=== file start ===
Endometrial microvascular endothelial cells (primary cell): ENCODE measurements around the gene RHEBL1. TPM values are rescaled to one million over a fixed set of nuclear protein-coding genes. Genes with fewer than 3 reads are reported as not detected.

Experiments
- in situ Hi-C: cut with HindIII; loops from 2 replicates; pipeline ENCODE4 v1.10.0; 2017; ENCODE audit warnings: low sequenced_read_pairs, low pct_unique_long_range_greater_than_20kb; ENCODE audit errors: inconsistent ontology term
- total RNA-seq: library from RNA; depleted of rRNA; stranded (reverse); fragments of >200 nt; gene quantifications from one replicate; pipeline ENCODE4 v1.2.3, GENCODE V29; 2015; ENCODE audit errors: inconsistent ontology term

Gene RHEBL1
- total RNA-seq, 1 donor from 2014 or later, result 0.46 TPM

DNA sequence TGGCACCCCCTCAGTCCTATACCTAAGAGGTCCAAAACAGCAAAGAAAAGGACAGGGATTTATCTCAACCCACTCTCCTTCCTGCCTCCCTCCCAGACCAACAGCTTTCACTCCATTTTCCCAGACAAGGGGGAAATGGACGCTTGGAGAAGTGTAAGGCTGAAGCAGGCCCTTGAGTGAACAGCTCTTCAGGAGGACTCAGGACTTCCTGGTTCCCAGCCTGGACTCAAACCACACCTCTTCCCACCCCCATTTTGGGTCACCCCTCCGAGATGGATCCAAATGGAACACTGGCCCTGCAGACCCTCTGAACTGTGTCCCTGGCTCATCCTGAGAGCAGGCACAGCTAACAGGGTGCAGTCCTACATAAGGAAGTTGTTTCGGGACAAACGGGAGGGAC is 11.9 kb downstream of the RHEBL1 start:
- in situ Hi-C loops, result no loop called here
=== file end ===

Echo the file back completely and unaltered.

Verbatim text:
Endometrial microvascular endothelial cells (primary cell): ENCODE measurements around the gene RHEBL1. TPM values are rescaled to one million over a fixed set of nuclear protein-coding genes. Genes with fewer than 3 reads are reported as not detected.

Experiments
- in situ Hi-C: cut with HindIII; loops from 2 replicates; pipeline ENCODE4 v1.10.0; 2017; ENCODE audit warnings: low sequenced_read_pairs, low pct_unique_long_range_greater_than_20kb; ENCODE audit errors: inconsistent ontology term
- total RNA-seq: library from RNA; depleted of rRNA; stranded (reverse); fragments of >200 nt; gene quantifications from one replicate; pipeline ENCODE4 v1.2.3, GENCODE V29; 2015; ENCODE audit errors: inconsistent ontology term

Gene RHEBL1
- total RNA-seq, 1 donor from 2014 or later, result 0.46 TPM

DNA sequence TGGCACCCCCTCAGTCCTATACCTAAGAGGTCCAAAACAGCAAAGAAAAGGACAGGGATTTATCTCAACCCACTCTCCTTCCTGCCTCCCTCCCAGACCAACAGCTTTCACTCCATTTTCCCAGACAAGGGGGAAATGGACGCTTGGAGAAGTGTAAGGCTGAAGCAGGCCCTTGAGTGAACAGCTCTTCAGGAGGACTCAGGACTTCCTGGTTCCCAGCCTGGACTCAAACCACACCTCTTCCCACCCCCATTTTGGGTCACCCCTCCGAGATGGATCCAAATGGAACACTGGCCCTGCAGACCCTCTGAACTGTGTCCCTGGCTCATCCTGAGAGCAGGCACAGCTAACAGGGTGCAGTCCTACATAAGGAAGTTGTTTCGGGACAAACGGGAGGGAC is 11.9 kb downstream of the RHEBL1 start:
- in situ Hi-C loops, result no loop called here